First things first. This is not a new Mogwai record. A Wrenched Virile Lore is a collection of 10 remixes of tracks from last year’s Hardcore Will Never Die, But You Will album. In the remixers’ world, not all songs are equal, so there isn’t a new version of every track from Hardcore… with two versions of Rano Pano deemed suitable to make up for the absent if superbly titled You’re Lionel Ritchie.
It’s worth mentioning just how great Hardcore…, Mogwai’s seventh album, is. A collection of dynamic, uplifting and emotionally charged songs that is both immediately accessible and gentler than the distortion ridden post-rock sound they have been famous for, it was grand in both gesture and sound and, on that basis, it’s easy to see why several producers and artists could see the potential of reimagining it.
As a standalone release, A Wrenched Virile Lore is lost for context unless you are familiar with Hardcore… That’s not to say it isn’t an impressive collection, just that the real benefit will be gleamed from those who already know the songs and can hear the essence of them coming through, especially where the remix differs most from the original. For the same reason, remix albums are fraught with disappointment for many – it’s rare for someone to rework a song you have connected to and better it.
So the first remix of Rano Pano, by Klad Hest, clings to the tune of the original but retools it into a digital extravaganza reminiscent of the sped-up soundtrack to the final level of an arcade game. Similarly, Glasgow singer-songwriter RM Hubbert‘s version of Mexican Grand Prix is a stripped down classical guitar track, which loses some of the urgency of the original but enhances the basic songsmanship.
As with any set of remixes, some are more adventurous than others. La Mort Blanche, remixed by Robert Hampson which is a rework of Death Rays, has flecks of his work in Loop – it’s a full blown hypnotic sonic adventure of 13 minutes that sounds more like a live version of the original than a completely new iteration.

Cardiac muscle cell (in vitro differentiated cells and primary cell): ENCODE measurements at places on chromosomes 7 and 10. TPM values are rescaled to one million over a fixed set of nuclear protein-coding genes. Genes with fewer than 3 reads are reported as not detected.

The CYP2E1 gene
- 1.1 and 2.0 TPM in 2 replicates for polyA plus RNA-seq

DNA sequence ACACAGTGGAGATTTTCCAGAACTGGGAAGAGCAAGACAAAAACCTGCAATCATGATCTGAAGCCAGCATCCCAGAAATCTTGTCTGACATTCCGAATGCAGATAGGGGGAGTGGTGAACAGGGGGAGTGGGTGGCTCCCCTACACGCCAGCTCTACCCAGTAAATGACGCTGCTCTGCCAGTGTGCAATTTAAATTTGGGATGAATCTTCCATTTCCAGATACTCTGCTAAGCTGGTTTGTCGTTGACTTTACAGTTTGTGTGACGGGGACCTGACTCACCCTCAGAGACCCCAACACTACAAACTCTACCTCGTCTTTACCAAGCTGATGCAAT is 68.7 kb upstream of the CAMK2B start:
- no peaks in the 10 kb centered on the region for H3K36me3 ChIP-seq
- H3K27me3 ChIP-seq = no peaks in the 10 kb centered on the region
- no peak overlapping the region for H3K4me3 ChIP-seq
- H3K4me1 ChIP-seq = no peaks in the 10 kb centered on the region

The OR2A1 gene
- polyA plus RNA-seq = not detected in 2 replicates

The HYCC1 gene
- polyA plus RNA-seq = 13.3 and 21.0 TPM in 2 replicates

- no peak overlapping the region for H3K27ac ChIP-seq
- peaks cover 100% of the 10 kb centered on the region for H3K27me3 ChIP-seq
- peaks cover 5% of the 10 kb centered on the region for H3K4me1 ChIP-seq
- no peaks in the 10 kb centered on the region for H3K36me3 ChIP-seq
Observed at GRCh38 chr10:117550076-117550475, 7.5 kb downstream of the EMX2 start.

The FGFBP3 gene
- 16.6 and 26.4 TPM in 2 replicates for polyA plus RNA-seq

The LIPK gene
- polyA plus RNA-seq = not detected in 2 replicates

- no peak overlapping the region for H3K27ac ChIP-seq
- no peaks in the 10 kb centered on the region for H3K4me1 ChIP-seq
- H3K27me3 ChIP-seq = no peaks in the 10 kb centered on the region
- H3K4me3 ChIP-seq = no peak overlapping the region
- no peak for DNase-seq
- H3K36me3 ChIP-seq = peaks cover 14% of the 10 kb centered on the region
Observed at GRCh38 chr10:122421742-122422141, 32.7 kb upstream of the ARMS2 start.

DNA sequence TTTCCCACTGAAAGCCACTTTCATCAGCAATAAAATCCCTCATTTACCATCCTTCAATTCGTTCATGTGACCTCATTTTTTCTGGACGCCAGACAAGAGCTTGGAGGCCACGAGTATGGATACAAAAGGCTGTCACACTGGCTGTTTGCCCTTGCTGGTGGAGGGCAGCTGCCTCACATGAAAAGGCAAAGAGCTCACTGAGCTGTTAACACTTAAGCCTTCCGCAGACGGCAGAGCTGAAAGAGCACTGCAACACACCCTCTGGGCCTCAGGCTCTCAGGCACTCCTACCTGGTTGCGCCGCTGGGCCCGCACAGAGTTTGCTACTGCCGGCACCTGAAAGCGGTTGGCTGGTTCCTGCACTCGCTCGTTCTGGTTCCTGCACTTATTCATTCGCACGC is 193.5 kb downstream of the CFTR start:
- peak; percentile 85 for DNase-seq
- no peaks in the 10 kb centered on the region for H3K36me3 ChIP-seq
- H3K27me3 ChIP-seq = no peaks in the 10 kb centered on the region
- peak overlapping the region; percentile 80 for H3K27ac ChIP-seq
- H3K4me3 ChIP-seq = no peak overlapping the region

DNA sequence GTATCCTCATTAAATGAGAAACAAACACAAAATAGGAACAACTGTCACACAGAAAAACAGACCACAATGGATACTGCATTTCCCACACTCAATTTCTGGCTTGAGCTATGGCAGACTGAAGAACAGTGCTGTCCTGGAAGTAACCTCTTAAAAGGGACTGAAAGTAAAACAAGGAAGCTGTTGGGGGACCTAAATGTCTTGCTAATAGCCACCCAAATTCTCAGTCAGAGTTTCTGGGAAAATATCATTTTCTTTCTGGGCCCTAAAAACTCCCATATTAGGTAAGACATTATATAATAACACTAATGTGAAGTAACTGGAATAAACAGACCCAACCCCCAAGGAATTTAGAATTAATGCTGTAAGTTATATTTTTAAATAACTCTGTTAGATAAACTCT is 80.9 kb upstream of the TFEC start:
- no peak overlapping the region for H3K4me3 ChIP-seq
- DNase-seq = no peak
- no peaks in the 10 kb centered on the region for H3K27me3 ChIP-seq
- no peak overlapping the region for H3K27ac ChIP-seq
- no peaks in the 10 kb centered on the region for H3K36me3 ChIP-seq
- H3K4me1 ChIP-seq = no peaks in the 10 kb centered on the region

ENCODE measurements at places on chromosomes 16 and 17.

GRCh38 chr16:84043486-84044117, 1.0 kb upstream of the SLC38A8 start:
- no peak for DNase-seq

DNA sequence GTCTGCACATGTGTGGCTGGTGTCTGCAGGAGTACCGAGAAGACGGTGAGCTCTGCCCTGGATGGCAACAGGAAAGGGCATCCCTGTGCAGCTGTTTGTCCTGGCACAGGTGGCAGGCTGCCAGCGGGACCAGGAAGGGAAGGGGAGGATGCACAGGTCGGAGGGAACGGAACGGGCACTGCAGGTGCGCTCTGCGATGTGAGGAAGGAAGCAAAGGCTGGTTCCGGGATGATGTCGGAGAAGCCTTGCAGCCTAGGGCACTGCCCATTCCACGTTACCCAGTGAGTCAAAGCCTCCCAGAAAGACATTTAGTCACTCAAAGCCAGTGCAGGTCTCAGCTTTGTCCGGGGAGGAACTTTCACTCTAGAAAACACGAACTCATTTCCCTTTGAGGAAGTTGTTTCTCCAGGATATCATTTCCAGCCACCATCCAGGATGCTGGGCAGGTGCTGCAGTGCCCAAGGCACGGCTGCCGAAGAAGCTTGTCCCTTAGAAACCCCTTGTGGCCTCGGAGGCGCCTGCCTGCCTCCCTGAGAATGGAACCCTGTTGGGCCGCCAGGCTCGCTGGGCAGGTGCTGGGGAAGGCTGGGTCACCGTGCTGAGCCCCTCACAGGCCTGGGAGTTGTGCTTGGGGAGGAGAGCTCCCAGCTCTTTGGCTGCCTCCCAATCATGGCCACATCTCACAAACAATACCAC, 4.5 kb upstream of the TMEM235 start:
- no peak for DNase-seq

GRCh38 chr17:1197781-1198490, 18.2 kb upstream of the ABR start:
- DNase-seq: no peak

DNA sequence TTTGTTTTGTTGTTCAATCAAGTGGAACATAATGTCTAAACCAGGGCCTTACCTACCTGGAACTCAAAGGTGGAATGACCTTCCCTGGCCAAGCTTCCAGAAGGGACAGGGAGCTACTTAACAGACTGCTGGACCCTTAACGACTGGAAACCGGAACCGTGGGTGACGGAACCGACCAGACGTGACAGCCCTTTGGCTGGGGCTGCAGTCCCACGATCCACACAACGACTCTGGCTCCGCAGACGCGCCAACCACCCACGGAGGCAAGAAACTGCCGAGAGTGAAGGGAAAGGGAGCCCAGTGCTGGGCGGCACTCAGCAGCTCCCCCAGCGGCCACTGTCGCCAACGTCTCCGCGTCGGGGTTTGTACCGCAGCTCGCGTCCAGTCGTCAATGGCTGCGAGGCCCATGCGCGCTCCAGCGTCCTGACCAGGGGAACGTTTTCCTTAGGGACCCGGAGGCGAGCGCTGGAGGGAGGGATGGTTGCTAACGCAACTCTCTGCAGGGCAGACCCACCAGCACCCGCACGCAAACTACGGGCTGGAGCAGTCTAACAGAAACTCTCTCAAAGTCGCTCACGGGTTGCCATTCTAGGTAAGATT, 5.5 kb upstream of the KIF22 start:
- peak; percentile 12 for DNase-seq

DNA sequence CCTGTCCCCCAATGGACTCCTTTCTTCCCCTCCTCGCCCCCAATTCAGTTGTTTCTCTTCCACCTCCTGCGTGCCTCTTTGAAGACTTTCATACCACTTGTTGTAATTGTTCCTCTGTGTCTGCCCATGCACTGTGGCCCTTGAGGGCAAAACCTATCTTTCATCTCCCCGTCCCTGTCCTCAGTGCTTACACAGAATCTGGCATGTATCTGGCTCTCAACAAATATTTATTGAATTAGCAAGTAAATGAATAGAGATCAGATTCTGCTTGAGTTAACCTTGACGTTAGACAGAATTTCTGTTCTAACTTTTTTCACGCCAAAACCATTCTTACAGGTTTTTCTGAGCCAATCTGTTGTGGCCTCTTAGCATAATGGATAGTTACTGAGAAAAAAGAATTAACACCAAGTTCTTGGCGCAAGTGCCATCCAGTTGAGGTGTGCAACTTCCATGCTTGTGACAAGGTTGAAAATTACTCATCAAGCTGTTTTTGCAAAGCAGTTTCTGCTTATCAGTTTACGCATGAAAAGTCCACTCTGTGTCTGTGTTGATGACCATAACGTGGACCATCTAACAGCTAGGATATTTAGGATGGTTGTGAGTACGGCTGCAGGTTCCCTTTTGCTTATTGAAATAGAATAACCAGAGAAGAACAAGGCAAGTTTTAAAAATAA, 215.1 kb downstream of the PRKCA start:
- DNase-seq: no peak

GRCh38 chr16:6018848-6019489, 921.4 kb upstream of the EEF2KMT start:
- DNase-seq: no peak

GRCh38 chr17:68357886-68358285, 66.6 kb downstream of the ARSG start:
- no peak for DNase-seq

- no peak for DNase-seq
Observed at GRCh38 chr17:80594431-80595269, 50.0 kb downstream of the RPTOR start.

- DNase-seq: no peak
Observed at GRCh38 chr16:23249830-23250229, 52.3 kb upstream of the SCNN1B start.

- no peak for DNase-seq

Justin K Broadrick‘s version of George Square Thatcher Death Party on the other hand calls itself a ‘reshape’ rather than remix and is exactly that. It has an added texture but doesn’t stray too far from the original track. Neither does the Tim Hecker remix of Rano Pano. It’s a throbbing, echoed version with the original guitar lying underneath, but it stops short of taking the song anywhere new.
San Pedro was one of the most immediate tracks on Hardcore… and The Soft Moon remix here ramps up the distortion, hits the drums harder and has a more sinister turn, turbo charging what was already an urgent and pulsating song.
A Wrenched Virile Lore has enough to add to Hardcore… without having to exist as a Mogwai album in its own right. Fans of the original album will find some unique takes on songs from it, as well as reworks, some of which sound more like the old, distorted aggressive Mogwai of yore.
Anyone unacquainted would be better off buying the original album, enjoying the aural experience of one of Mogwai’s best for years and then revisiting what is essentially an add on, albeit one which builds on an impressive base and is an involving and exciting listen in its own right.